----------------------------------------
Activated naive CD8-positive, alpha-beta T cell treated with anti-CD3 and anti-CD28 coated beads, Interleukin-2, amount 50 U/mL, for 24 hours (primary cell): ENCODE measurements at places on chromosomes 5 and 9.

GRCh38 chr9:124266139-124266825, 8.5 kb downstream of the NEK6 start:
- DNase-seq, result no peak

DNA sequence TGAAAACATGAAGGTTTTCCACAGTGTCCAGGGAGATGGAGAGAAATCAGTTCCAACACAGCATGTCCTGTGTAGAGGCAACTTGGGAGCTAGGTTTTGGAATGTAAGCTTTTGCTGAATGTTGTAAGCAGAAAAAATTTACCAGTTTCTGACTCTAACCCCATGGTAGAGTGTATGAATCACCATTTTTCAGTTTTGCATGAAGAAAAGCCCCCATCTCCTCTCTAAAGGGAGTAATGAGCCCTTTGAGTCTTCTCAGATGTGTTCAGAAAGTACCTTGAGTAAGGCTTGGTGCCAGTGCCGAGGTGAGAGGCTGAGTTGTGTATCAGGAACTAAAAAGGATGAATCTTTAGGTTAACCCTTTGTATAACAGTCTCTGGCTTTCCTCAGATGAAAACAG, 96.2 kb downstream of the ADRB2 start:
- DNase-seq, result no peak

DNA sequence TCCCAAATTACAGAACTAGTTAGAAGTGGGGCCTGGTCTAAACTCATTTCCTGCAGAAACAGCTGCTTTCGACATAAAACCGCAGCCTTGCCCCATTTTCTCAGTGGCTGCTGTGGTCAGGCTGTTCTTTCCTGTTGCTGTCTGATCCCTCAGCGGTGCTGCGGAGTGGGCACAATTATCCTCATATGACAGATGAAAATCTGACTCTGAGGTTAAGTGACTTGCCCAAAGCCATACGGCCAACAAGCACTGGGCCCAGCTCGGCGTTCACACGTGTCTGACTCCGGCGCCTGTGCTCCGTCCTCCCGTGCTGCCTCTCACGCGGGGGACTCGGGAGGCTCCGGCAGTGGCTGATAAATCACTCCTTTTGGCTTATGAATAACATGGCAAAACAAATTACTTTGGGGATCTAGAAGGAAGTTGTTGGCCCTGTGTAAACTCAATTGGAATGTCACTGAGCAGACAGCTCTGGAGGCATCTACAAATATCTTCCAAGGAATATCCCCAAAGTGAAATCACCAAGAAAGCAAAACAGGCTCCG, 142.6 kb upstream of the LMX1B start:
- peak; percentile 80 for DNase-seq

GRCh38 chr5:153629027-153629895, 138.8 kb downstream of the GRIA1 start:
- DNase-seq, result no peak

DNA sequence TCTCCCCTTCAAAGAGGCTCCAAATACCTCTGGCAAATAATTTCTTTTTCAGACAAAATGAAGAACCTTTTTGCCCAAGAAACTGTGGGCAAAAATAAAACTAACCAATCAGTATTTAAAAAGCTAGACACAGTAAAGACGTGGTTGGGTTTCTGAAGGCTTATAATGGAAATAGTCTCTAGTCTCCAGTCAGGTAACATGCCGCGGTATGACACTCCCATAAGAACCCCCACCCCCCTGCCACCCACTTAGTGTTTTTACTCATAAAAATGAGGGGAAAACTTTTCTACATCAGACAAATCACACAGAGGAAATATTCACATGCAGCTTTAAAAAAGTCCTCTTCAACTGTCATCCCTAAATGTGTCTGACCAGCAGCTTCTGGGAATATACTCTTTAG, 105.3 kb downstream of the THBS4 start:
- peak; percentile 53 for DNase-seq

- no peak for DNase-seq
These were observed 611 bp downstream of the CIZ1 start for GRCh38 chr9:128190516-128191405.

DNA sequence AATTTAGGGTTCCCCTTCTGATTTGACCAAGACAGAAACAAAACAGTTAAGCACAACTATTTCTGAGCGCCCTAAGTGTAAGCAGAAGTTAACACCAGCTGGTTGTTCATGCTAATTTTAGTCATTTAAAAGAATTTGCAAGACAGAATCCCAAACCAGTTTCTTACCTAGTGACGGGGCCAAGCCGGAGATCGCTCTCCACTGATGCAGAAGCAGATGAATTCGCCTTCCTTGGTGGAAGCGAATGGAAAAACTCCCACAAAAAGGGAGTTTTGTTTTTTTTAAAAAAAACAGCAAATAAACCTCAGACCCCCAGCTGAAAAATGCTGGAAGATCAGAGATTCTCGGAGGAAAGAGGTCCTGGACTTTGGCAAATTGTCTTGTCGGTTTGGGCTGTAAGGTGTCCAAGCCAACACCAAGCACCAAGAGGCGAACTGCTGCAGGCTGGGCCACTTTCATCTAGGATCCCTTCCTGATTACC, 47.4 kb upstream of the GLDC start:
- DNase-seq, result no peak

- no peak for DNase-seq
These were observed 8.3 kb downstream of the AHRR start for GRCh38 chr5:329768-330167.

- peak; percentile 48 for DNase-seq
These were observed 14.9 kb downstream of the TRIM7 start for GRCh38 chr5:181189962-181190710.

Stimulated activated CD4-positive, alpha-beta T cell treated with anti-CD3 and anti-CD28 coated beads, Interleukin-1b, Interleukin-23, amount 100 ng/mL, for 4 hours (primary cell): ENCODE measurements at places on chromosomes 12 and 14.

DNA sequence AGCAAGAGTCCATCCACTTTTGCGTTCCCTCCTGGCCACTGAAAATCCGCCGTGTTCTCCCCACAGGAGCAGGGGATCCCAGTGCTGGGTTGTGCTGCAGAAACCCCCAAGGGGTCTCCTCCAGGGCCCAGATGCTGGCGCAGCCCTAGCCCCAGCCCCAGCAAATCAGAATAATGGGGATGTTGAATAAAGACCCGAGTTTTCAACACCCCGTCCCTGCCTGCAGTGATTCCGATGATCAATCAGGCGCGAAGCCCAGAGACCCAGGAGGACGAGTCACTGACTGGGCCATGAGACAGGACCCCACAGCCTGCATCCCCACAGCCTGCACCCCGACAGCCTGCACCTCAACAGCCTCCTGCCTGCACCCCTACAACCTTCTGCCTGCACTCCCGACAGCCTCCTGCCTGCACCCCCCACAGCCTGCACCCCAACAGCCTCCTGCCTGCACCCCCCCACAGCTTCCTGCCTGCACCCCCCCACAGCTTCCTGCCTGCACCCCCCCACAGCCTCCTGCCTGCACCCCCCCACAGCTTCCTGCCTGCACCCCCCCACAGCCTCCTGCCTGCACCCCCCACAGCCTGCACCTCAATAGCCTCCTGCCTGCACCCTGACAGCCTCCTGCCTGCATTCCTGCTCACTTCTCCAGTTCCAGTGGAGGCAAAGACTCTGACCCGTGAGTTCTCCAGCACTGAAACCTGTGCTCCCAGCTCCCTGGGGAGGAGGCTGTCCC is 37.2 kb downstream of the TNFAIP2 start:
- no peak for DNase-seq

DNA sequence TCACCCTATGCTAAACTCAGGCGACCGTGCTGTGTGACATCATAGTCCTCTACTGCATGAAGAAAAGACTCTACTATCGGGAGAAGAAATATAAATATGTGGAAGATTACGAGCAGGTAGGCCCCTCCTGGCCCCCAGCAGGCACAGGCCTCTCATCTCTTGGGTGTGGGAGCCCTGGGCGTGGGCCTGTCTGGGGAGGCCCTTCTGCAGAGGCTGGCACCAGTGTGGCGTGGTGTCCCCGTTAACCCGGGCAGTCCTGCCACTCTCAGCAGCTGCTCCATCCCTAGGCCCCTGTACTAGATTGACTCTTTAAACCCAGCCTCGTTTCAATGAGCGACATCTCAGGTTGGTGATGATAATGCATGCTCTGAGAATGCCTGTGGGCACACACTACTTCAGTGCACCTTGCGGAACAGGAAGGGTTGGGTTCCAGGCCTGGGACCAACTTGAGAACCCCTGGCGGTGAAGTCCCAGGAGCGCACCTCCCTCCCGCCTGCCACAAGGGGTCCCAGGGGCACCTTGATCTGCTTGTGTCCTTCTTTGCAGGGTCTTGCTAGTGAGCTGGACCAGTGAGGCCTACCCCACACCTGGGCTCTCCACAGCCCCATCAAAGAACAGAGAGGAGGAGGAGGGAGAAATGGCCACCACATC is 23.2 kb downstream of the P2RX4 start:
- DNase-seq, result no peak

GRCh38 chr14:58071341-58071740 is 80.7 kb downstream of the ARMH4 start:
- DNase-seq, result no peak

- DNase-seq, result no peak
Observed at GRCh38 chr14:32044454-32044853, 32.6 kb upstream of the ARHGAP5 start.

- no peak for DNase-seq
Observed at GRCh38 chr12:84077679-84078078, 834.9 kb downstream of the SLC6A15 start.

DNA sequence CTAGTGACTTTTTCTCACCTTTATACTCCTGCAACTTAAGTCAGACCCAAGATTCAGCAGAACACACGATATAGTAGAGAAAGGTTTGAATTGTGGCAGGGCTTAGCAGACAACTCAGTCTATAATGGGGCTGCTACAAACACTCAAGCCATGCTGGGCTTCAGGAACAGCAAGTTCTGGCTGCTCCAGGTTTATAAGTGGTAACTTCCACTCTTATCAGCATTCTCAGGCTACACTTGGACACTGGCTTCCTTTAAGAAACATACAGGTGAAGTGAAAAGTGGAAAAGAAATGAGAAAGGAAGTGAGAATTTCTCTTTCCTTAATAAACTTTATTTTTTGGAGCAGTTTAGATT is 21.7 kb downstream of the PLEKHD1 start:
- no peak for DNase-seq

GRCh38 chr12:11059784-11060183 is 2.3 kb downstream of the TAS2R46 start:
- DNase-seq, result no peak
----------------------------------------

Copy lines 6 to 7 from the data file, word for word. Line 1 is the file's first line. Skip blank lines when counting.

DNA sequence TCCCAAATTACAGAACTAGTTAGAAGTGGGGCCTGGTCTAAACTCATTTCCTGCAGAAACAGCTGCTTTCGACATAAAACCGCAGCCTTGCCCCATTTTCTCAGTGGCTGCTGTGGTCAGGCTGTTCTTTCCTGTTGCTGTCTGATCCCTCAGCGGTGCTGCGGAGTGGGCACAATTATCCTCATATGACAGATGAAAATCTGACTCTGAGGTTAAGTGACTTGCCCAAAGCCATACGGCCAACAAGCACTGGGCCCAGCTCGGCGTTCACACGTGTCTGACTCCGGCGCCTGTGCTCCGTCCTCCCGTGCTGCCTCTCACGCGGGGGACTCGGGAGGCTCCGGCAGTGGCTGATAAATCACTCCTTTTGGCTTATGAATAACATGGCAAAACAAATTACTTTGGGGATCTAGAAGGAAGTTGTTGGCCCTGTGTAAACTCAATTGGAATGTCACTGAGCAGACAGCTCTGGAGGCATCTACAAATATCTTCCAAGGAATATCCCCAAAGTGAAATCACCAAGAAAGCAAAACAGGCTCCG, 142.6 kb upstream of the LMX1B start:
- peak; percentile 80 for DNase-seq